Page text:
- (C) describe the cultural regions in which American Indians lived such as Gulf, Plains, Puebloan, and Southeastern; and
- (5) History. The student understands important issues, events, and individuals of the 20th century in Texas. The student is expected to:
- (A) explain the impact of various events on life in Texas such as the Great Depression, the Dust Bowl, and World War II and notable individuals such as Audie Murphy, Cleto Rodríguez, and Bessie Coleman and other local individuals;
- (C) compare the positive and negative consequences of human modification of the environment in Texas, past and present.
- Knowledge & Skill Statement - 5.5: The student understands important issues, events, and individuals in the United States during the 20th and 21st centuries. The student is expected to:
- Student Expectation - 5.5A: Explain the significance of issues and events of the 20th century such as, industrialization, urbanization, the Great Depression, the world wars, the civil rights movement, and military actions.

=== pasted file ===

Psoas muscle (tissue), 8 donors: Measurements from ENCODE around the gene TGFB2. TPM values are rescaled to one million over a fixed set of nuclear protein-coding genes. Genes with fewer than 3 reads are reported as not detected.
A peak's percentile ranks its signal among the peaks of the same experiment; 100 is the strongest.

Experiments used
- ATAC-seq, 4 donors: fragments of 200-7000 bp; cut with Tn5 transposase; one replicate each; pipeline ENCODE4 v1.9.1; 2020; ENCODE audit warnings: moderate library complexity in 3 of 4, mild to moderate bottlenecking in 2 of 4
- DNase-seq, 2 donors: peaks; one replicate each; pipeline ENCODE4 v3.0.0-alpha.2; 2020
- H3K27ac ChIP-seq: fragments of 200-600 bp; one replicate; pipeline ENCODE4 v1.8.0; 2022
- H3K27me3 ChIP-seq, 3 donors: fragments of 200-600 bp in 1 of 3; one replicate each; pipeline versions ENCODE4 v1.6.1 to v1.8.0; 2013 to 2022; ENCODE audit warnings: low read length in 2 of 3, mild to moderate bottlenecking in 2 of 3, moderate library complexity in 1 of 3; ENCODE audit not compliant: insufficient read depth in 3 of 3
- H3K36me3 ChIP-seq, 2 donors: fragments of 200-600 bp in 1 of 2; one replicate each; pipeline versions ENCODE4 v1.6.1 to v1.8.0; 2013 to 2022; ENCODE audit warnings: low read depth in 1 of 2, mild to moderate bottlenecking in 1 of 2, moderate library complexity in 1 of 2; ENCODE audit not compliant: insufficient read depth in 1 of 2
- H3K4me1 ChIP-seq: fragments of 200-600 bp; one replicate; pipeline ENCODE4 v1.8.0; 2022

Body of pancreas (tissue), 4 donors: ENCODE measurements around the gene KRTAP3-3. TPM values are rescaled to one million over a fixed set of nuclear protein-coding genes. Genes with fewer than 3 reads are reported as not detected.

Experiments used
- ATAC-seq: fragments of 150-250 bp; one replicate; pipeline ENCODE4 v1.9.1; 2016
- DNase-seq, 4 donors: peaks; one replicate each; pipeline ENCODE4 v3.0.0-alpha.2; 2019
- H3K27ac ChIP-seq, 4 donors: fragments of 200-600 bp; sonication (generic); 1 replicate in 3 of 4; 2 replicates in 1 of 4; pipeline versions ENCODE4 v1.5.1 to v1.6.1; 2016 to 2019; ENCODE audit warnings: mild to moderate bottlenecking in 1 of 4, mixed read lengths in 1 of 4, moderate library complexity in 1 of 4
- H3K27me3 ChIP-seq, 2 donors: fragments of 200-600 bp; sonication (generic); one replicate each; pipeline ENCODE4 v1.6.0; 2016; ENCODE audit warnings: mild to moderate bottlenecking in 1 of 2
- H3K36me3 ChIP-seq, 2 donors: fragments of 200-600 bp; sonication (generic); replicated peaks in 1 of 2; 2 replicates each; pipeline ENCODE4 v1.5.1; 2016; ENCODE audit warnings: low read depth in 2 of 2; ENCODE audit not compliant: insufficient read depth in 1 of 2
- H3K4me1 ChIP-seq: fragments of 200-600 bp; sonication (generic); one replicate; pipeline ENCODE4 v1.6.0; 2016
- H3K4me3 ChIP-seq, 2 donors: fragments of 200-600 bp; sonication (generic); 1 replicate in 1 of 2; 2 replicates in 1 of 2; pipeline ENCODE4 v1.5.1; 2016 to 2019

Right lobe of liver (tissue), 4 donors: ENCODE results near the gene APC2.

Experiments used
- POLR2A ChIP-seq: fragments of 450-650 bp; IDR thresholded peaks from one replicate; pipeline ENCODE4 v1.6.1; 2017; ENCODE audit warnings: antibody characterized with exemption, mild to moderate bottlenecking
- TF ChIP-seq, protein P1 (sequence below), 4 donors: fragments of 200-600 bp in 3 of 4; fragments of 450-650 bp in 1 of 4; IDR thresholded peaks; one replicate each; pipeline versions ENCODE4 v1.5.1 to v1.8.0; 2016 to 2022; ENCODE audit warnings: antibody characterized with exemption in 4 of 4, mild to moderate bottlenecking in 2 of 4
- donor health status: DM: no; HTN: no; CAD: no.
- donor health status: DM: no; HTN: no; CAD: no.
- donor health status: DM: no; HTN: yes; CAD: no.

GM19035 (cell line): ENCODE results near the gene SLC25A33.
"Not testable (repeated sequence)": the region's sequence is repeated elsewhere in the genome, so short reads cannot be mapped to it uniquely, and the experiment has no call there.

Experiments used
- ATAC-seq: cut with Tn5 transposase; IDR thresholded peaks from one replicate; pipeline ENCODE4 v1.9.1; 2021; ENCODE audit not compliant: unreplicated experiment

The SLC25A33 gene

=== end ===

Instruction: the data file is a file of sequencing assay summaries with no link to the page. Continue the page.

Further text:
- Knowledge & Skill Statement - 5.7: The student knows Earth's surface is constantly changing and consists of useful resources. The student is expected to:
- Student Expectation - 5.7A: Explore the processes that led to the formation of sedimentary rocks and fossil fuels.
- Student Expectation - 5.7B: Recognize how landforms such as deltas, canyons, and sand dunes are the result of changes to Earth's surface by wind, water, or ice.
- 6.Intro.1B.i: Matter can be classified as elements, compounds, or mixtures. Students have already had experience with mixtures in Grade 5, so Grade 6 will concentrate on developing an understanding of elements and compounds. It is important that students learn the differences between elements and compounds based on observations, description of physical properties, and chemical reactions. Elements are represented by chemical symbols, while compounds are represented by chemical formulas. Subsequent grades will learn about the differences at the molecular and atomic level.
- Knowledge & Skill Statement - 6.5: The student understands the impact of interactions between people and the physical environment on the development and conditions of places and regions. The student is expected to: